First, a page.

E Dickens Quilt

E Dickens Quilt

As you can see from this picture (Taken with the ambient light within the gallery as flashes can damage vulnerable fabrics!) the quilt is substantial in size.  On close examination there is little if any wadding left – it is very thin!  It appears to have a binding but in actual fact the edges have been turned under and there is a fine line of quilting right along the edge.

Outer Edge

Outer Edge

The fine edge three stripe fabric is approx 1 & 1/4″ wide and is applied in three sections, the middle section on each side reads orange, gold centre and dark brown stripe to the edge of the quilt as opposed to the two outside stripes as seen below.

RH Lower Corner

RH Lower Corner

As you can see there is even a tiny corner block – and this is broderie perse as are the larger floral blocks in the adjoining rows. The stitching of the broderie perse varies in “expertise” – some of it is so tiny, it is hard to believe it could have been hand stitched and other areas shows a less refined level of skill indicating that the quilt may well have been the work of more than one person.

The wall notes accompanying the quilt state that the broderie perse was executed using chain stitch… is clearly buttonhole stitch. (Full text of the wall notes can be found here.)

This quilt is a “must see” for anyone interested in quilting, historic quilts, quilt preservation techniques and old textiles.  It can be found in Gallery 5 Level 2 of the NGV Federation Square (Ian Potter Gallery) Melbourne.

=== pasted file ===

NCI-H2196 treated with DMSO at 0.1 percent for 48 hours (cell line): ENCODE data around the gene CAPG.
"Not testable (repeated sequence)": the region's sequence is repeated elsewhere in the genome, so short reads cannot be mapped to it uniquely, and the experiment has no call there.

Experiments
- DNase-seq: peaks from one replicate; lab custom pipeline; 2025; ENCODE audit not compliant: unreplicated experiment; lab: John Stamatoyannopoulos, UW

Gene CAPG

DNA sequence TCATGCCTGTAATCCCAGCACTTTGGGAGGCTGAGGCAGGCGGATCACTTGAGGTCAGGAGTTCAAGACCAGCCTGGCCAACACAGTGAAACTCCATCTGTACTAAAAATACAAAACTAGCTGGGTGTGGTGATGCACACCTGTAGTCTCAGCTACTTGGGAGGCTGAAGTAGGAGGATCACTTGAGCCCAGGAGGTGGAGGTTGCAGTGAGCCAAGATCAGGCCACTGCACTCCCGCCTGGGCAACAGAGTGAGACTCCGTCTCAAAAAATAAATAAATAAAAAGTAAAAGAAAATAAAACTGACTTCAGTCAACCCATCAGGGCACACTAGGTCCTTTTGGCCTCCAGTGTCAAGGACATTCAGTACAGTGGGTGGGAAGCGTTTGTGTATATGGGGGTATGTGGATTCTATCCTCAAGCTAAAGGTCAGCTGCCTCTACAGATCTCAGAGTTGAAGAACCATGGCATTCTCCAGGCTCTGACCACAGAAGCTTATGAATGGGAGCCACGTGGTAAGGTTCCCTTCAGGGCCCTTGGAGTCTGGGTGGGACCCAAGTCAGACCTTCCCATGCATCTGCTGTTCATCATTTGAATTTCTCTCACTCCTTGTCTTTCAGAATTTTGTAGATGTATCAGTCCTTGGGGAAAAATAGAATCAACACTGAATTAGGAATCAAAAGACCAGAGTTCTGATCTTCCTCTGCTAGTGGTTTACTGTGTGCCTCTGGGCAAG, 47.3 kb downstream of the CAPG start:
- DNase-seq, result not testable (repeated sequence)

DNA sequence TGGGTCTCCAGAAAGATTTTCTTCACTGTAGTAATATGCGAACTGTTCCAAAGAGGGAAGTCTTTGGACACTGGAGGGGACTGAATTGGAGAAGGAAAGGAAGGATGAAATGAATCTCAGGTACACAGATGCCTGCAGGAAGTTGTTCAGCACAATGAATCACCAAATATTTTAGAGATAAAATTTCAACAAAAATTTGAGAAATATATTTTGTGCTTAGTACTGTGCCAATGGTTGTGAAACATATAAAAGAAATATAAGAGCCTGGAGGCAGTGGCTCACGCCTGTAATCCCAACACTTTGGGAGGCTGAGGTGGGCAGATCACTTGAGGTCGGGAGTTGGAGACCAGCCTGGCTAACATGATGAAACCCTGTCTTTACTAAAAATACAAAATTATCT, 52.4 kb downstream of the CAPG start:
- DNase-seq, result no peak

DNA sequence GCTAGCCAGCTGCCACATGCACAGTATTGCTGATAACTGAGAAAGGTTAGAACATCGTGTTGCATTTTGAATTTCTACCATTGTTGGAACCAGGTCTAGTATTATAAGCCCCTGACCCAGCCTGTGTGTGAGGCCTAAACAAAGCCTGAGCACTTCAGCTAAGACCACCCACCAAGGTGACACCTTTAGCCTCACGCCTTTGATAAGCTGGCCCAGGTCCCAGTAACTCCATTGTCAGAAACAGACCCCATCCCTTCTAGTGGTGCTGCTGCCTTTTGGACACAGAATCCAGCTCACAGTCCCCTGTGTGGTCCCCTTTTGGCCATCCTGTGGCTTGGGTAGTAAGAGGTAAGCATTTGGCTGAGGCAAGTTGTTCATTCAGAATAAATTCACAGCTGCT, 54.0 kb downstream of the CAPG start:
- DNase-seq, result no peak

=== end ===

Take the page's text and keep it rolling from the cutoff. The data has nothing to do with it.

I was delighted to discover that the National Gallery of Victoria has completed the restoration of a beautiful early Australian Quilt and it has been finally put on show for a brief period at the NGV Federation Square Gallery.

The article in the paper had a full sized picture of this magnificent large pieced and appliqued quilt that had been rescued from a shed in country Victoria.


Just a corner peek at this quilt – its size is not truly reflected with this little bit!!

Where do you go for ideas for designs for your art?  I find that inspiration for designs come from a range of sources; sometimes I am not even aware of what has been behind some of the pieces I have produced.

I have been known to leap out of the car with camera in hand when I have spotted a tree with beautifully textured bark and I have several pictures taken in different seasons of the same tree trunk in Kings Park, Perth.


I can say, however, that I have never been tempted to use xray images or pictures of internal organs as a stimulus!  This hasn’t been the case with two ladies recently written up in New Scientist magazine – they have produced quilts and a knitted sculptural piece based on images of the brain.

This is defintiely one of those things that falls into the “weird but true” category however it is worth looking at  – this is the article link and this takes you to a special website featuring their work.